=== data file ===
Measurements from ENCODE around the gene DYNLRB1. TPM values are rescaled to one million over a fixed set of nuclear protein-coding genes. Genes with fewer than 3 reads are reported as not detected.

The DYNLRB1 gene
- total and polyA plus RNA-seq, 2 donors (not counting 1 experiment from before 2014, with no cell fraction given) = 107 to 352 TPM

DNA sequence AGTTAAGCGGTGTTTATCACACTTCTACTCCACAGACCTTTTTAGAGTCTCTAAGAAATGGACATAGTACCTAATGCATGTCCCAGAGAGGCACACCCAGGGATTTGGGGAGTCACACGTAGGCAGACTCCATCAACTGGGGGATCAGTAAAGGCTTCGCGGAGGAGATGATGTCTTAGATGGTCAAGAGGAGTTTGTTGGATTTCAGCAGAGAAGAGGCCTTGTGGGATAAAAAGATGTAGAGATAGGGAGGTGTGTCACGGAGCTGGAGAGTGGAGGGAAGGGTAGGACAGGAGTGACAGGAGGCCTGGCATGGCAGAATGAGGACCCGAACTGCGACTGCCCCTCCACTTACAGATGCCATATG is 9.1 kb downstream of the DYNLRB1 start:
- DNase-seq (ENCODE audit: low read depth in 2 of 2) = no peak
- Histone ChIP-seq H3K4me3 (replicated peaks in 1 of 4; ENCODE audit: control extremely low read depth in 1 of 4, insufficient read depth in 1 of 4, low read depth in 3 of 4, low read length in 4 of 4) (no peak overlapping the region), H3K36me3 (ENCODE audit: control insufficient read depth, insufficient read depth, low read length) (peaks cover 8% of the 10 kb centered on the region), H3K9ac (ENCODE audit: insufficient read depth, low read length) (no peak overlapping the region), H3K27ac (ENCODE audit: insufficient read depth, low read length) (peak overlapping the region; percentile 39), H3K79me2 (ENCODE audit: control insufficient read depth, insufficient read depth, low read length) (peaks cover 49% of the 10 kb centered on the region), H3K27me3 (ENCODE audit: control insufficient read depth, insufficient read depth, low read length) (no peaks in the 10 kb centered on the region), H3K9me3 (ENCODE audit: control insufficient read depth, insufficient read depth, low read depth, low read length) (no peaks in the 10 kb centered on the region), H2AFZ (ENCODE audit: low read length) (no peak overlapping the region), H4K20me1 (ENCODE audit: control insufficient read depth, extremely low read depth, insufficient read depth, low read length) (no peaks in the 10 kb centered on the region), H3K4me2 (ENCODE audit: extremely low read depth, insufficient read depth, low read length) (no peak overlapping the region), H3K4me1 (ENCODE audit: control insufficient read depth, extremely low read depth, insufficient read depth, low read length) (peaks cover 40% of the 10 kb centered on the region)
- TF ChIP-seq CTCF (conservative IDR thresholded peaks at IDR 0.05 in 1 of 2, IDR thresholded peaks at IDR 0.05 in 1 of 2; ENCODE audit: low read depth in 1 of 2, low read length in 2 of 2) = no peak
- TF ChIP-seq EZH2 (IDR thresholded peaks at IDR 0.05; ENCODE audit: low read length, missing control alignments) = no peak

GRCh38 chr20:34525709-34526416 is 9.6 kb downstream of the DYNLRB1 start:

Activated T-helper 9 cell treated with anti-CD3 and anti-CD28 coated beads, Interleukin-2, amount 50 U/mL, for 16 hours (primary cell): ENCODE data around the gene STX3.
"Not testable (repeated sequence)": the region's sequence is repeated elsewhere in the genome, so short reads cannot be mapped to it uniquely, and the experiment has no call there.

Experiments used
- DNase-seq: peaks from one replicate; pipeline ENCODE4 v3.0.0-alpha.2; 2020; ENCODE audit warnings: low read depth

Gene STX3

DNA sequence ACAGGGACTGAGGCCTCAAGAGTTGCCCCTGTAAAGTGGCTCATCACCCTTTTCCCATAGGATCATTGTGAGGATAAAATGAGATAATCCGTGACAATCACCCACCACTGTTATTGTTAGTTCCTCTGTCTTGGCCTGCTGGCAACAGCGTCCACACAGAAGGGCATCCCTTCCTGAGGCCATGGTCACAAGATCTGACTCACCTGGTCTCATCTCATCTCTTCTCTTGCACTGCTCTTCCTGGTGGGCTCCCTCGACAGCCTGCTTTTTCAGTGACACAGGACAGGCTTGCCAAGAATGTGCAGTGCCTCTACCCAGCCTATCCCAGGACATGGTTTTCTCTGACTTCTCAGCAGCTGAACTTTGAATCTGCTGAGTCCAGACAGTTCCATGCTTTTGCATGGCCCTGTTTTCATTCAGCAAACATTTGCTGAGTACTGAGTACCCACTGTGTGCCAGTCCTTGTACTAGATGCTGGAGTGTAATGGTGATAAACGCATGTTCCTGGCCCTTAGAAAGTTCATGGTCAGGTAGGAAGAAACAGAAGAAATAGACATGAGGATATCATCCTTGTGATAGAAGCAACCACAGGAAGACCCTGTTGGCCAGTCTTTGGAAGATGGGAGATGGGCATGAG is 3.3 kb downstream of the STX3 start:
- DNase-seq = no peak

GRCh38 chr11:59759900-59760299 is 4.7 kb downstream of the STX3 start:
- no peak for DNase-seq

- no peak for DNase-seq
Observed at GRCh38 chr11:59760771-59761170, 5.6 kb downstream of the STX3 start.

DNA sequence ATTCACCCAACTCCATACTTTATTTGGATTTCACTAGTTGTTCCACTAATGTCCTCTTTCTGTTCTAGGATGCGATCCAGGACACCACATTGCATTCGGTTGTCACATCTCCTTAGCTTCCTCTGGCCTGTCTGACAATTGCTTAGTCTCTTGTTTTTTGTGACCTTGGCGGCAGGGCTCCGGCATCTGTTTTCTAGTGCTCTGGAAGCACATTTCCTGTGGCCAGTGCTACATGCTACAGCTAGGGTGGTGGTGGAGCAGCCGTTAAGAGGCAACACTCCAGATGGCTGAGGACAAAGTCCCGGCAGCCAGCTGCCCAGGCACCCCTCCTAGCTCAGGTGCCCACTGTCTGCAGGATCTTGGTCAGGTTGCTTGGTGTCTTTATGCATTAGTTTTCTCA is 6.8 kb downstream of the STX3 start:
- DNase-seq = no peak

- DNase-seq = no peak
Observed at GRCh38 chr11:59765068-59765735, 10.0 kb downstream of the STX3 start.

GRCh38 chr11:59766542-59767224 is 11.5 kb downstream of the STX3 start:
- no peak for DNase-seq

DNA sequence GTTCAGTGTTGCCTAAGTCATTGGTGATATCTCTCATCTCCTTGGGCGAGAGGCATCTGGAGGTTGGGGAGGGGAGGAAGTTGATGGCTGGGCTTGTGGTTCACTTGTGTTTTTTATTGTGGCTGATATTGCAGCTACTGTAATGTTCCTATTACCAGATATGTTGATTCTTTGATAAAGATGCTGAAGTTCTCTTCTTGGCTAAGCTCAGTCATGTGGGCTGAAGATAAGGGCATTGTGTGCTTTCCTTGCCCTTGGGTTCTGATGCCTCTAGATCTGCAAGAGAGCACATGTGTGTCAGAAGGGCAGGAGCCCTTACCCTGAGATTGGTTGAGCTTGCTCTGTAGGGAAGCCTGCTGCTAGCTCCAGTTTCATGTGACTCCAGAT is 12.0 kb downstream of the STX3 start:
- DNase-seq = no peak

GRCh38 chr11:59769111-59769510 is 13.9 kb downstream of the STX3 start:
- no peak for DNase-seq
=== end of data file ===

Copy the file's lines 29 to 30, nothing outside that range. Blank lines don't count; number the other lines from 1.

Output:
GRCh38 chr11:59769111-59769510 is 13.9 kb downstream of the STX3 start:
- no peak for DNase-seq